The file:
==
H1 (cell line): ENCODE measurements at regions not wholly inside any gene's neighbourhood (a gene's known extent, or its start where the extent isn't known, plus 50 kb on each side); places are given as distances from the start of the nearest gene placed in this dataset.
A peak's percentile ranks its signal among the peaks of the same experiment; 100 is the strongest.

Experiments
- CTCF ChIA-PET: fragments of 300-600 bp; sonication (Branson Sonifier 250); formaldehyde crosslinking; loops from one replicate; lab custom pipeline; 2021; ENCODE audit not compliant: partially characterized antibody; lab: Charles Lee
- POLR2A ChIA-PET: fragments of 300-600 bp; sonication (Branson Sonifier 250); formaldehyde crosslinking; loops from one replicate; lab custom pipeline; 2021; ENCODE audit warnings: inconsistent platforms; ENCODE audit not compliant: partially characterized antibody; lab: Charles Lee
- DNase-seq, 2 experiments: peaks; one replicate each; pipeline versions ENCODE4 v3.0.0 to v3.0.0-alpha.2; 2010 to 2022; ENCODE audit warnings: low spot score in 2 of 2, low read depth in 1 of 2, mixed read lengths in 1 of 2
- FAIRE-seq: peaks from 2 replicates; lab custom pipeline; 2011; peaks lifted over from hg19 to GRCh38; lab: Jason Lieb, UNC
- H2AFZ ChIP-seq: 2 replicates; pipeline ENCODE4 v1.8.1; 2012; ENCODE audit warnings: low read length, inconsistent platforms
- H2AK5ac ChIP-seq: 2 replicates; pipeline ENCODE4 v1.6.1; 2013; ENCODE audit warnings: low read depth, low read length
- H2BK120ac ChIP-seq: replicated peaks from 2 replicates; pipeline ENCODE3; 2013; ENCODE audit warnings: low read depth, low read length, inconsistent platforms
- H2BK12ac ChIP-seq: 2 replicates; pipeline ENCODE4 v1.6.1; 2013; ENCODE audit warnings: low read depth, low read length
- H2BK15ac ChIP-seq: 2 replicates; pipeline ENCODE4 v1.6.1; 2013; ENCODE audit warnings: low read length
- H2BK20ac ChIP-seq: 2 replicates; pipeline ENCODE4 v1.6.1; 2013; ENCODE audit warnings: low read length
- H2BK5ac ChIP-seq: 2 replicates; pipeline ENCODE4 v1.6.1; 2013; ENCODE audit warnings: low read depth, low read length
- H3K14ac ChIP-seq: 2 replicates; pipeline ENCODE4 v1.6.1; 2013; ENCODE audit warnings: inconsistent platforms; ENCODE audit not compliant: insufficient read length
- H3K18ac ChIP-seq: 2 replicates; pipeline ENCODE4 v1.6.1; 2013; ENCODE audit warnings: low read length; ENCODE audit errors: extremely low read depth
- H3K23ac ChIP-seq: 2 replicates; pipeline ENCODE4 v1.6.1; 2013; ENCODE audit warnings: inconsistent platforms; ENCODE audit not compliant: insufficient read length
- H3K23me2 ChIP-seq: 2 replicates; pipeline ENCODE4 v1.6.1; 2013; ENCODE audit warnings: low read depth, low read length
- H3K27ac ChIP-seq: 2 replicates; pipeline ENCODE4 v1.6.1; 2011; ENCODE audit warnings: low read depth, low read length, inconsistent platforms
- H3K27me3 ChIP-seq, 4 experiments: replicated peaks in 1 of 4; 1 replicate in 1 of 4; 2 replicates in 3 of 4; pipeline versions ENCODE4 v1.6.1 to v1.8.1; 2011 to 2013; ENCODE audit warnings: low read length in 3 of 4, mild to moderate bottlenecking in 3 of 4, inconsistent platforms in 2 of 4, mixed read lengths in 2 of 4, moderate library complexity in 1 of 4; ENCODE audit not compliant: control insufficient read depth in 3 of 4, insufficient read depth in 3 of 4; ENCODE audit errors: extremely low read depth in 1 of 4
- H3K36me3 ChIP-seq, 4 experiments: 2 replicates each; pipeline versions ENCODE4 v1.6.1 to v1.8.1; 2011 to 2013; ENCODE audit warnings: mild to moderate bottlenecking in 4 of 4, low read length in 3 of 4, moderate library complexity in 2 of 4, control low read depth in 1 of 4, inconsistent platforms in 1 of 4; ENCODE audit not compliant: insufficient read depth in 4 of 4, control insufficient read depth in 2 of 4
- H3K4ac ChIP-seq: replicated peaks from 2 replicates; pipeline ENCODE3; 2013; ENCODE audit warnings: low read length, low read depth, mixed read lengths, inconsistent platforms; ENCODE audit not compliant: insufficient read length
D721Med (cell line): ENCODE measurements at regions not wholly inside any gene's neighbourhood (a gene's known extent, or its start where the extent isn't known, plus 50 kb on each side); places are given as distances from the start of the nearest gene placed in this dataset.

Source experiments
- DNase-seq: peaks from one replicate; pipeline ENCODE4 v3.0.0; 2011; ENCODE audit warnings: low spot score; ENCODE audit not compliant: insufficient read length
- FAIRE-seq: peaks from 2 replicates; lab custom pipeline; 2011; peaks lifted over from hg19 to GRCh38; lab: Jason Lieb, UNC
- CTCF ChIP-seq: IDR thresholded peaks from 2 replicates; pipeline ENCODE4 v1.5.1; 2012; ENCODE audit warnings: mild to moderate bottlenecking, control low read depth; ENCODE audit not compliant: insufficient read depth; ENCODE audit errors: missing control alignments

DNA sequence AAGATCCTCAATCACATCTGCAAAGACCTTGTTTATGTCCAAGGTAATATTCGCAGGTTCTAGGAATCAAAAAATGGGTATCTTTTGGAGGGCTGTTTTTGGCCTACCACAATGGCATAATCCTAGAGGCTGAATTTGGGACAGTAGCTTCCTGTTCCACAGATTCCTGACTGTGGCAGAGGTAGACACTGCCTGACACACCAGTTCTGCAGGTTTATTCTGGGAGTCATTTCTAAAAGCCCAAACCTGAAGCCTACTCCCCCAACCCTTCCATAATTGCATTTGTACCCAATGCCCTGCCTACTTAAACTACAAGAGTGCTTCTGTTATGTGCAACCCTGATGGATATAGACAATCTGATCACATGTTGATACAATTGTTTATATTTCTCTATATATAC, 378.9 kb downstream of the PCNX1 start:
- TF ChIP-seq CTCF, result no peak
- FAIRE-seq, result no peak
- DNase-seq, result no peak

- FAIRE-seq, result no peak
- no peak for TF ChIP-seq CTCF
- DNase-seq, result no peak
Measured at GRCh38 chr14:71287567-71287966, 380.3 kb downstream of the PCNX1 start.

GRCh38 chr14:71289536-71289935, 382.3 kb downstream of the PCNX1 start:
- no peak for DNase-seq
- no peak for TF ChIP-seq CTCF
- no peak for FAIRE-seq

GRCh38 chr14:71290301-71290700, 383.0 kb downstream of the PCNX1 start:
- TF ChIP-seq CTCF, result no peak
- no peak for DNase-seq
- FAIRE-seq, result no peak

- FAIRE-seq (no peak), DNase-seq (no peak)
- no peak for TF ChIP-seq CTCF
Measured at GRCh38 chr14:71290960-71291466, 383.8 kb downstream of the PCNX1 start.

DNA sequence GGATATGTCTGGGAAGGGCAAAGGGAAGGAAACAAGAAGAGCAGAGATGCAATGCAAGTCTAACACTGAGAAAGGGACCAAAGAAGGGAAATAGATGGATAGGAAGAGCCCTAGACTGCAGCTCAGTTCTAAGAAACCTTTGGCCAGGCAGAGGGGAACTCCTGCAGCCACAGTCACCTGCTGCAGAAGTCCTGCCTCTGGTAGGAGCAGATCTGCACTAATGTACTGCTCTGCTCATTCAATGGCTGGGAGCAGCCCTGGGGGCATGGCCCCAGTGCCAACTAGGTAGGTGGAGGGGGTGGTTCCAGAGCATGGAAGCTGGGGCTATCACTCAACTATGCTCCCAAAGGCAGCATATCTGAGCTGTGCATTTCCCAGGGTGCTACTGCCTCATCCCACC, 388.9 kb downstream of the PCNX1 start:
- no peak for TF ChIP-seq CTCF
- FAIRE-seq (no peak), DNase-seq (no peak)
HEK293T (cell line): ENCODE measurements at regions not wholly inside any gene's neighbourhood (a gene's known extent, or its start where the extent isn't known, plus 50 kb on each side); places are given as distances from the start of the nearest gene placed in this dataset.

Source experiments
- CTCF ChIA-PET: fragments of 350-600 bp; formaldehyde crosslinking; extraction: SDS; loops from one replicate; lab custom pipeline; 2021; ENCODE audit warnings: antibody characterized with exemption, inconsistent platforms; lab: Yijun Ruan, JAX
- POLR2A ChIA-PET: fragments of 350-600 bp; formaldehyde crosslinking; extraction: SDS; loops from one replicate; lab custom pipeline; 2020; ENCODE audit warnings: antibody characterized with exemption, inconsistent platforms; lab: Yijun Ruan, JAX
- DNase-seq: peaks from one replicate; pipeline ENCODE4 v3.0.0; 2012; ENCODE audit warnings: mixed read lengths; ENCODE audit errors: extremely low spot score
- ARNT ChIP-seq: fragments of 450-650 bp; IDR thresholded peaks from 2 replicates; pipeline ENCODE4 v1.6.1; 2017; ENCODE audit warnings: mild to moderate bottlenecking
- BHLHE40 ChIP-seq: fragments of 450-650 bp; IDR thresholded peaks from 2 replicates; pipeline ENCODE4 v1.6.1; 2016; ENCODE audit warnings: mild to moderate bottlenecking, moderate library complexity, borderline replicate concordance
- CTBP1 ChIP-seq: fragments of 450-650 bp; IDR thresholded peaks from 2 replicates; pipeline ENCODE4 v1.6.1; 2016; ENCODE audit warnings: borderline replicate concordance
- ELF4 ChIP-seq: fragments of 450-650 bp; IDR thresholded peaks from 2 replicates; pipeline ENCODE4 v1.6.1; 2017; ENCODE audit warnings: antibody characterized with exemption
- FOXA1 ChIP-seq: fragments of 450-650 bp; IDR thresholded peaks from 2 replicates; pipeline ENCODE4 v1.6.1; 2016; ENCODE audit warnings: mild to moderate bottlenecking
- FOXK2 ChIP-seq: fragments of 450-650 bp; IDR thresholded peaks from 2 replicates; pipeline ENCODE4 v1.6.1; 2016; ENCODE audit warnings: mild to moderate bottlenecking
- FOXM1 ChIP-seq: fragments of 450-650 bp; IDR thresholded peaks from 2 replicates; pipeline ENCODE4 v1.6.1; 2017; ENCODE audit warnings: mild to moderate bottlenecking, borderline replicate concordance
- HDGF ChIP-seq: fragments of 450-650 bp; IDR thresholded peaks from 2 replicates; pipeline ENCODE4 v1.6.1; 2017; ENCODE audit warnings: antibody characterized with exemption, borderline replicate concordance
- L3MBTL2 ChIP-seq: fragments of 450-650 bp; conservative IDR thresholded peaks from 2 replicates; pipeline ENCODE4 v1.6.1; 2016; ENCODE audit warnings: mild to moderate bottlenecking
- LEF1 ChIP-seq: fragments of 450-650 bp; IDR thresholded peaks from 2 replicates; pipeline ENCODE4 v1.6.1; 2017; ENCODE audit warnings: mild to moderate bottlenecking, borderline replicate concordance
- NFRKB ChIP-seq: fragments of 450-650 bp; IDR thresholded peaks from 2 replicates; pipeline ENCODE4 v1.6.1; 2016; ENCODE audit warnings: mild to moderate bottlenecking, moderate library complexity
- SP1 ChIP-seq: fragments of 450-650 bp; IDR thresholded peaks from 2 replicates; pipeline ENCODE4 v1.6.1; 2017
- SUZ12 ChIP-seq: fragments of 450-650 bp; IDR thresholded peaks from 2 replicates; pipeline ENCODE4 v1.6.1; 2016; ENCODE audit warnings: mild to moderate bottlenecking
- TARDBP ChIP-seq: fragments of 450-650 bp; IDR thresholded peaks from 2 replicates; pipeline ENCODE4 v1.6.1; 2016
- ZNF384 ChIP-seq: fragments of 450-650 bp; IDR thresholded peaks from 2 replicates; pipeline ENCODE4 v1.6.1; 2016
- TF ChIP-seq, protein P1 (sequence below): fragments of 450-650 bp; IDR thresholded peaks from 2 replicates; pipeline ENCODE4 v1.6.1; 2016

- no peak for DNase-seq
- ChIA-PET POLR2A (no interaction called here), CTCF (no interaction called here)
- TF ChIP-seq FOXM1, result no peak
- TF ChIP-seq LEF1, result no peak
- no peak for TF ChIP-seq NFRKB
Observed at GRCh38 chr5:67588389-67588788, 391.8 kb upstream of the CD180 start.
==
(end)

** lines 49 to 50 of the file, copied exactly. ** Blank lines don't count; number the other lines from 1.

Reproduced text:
- FAIRE-seq (no peak), DNase-seq (no peak)
HEK293T (cell line): ENCODE measurements at regions not wholly inside any gene's neighbourhood (a gene's known extent, or its start where the extent isn't known, plus 50 kb on each side); places are given as distances from the start of the nearest gene placed in this dataset.